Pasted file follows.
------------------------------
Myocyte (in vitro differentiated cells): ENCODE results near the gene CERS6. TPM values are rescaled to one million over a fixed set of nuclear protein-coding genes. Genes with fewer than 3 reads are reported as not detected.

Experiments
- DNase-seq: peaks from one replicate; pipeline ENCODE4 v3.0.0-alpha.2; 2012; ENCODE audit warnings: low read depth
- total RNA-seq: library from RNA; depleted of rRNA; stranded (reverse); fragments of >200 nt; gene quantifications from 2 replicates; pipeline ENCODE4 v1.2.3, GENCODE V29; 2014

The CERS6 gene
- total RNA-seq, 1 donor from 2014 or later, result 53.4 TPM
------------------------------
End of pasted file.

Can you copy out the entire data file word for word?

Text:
Myocyte (in vitro differentiated cells): ENCODE results near the gene CERS6. TPM values are rescaled to one million over a fixed set of nuclear protein-coding genes. Genes with fewer than 3 reads are reported as not detected.

Experiments
- DNase-seq: peaks from one replicate; pipeline ENCODE4 v3.0.0-alpha.2; 2012; ENCODE audit warnings: low read depth
- total RNA-seq: library from RNA; depleted of rRNA; stranded (reverse); fragments of >200 nt; gene quantifications from 2 replicates; pipeline ENCODE4 v1.2.3, GENCODE V29; 2014

The CERS6 gene
- total RNA-seq, 1 donor from 2014 or later, result 53.4 TPM